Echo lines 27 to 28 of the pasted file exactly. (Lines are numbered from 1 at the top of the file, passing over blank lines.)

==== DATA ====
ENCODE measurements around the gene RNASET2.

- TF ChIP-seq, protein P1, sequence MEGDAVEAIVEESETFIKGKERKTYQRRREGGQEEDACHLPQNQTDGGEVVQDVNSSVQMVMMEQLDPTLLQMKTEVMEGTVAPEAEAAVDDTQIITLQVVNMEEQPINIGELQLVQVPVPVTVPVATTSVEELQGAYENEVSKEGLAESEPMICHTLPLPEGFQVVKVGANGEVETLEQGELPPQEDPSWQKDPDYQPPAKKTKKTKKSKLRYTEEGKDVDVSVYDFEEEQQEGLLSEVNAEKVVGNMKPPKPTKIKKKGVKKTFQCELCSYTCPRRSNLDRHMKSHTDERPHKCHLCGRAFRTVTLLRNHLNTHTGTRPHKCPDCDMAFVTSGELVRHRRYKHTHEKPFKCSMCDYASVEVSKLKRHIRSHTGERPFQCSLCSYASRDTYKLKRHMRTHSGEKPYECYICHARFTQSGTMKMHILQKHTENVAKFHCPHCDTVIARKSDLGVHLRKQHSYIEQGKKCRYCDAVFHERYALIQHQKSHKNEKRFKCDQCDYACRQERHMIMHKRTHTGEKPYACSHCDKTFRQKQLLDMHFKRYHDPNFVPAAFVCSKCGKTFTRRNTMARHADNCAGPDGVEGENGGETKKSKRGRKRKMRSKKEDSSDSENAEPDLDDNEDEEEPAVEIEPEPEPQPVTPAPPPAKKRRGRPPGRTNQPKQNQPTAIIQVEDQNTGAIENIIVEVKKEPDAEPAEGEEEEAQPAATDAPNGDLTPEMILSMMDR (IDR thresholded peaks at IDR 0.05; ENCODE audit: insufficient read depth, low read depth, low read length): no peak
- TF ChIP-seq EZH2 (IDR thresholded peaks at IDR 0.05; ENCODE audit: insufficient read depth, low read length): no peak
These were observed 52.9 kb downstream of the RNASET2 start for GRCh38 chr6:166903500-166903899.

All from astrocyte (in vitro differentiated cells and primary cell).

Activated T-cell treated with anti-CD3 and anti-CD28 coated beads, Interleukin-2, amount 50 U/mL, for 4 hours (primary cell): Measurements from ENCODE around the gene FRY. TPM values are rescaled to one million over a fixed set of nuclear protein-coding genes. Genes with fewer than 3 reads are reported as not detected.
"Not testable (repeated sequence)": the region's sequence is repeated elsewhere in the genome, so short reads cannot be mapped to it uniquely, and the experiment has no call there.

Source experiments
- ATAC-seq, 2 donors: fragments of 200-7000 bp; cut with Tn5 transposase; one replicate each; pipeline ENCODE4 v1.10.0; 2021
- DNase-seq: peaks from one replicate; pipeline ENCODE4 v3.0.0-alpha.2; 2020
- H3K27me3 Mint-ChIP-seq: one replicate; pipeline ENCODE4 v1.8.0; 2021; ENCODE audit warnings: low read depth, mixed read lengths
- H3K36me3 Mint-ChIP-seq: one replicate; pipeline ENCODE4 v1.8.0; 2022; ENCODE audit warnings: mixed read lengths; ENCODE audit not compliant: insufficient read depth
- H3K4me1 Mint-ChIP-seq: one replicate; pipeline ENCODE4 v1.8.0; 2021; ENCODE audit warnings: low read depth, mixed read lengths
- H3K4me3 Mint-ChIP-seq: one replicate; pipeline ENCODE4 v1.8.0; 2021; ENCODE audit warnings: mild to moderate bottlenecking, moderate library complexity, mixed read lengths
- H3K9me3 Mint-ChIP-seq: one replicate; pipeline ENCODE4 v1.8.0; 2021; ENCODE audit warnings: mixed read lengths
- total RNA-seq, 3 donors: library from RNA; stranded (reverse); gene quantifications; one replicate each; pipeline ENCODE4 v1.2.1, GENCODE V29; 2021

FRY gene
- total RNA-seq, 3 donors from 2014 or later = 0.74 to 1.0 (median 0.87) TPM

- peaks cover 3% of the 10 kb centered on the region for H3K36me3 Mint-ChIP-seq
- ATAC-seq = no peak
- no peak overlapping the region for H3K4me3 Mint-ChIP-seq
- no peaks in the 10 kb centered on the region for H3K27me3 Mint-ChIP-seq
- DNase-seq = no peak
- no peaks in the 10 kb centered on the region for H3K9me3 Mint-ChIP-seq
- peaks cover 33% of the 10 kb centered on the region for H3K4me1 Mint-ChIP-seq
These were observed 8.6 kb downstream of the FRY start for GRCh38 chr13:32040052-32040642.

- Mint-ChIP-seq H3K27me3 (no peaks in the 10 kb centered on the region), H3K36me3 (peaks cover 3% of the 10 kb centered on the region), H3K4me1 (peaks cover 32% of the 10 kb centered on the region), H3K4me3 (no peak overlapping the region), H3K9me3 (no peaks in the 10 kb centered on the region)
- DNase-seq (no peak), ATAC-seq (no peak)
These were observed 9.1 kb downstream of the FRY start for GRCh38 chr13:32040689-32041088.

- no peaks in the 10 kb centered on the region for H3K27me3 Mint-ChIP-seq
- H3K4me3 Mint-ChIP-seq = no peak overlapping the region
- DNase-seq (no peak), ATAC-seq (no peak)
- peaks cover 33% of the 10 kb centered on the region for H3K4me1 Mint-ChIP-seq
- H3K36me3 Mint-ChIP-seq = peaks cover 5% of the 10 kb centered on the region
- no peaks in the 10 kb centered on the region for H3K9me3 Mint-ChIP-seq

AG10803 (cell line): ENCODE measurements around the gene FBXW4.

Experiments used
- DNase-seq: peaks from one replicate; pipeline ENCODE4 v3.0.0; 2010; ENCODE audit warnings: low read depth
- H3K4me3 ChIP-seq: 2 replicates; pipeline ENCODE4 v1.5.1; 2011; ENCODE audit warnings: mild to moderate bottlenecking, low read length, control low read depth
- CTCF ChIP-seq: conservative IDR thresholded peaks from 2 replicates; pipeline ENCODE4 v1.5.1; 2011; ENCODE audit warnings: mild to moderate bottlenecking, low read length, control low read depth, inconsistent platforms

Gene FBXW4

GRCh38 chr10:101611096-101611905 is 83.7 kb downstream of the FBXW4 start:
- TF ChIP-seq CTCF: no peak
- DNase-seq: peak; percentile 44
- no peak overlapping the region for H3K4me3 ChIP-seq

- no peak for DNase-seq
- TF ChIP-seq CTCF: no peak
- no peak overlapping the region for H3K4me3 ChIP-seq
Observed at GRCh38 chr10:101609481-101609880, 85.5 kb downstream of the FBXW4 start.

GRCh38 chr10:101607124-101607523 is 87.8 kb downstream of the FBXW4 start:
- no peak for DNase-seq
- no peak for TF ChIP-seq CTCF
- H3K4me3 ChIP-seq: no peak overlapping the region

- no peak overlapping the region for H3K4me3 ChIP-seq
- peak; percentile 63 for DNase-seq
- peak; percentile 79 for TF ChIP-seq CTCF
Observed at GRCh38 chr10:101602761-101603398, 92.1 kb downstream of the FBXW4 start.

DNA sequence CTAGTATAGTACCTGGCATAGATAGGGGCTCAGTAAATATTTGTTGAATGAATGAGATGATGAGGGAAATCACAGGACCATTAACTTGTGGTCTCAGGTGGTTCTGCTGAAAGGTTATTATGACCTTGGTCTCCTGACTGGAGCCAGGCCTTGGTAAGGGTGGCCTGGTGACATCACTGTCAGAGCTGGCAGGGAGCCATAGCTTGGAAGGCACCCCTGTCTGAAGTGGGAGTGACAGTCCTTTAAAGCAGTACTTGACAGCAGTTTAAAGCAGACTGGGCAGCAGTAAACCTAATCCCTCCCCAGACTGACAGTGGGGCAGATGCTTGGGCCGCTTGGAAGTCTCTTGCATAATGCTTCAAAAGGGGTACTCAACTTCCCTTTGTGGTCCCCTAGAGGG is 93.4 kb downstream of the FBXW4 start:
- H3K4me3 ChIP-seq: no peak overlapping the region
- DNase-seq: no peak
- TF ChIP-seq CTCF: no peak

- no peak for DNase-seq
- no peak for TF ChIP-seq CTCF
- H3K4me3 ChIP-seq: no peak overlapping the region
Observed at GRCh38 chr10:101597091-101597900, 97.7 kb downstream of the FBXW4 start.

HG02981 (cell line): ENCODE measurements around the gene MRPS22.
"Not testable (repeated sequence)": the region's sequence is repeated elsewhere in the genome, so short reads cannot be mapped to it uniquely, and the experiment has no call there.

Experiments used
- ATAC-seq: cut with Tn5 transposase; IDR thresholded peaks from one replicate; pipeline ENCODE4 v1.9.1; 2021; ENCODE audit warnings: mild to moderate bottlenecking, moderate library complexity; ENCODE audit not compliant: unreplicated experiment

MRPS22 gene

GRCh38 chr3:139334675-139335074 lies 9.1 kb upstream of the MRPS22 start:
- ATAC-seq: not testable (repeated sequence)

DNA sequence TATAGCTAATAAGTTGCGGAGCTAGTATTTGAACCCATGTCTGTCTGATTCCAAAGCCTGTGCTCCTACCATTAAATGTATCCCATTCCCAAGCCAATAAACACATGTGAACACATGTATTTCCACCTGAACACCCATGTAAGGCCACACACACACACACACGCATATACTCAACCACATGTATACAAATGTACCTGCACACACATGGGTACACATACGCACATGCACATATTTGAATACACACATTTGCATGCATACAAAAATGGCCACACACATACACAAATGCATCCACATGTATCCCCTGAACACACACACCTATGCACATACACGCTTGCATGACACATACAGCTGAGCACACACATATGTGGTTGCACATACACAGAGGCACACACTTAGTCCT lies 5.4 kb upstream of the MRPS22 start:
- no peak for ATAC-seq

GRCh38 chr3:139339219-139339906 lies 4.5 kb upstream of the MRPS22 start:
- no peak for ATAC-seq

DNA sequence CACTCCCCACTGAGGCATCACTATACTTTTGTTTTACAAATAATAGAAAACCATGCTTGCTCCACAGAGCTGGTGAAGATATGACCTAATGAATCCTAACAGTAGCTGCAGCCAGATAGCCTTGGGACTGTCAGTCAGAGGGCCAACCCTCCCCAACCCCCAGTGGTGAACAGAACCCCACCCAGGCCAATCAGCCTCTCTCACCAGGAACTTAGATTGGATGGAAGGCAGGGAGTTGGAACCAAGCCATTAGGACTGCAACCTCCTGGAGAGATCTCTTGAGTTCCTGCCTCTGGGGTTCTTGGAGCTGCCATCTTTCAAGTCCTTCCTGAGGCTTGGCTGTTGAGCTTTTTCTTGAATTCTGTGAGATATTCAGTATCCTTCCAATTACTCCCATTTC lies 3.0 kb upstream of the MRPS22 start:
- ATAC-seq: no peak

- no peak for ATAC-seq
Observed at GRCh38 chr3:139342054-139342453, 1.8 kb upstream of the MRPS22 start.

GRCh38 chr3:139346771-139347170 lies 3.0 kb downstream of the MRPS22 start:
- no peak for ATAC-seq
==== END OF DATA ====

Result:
- Mint-ChIP-seq H3K27me3 (no peaks in the 10 kb centered on the region), H3K36me3 (peaks cover 3% of the 10 kb centered on the region), H3K4me1 (peaks cover 32% of the 10 kb centered on the region), H3K4me3 (no peak overlapping the region), H3K9me3 (no peaks in the 10 kb centered on the region)
- DNase-seq (no peak), ATAC-seq (no peak)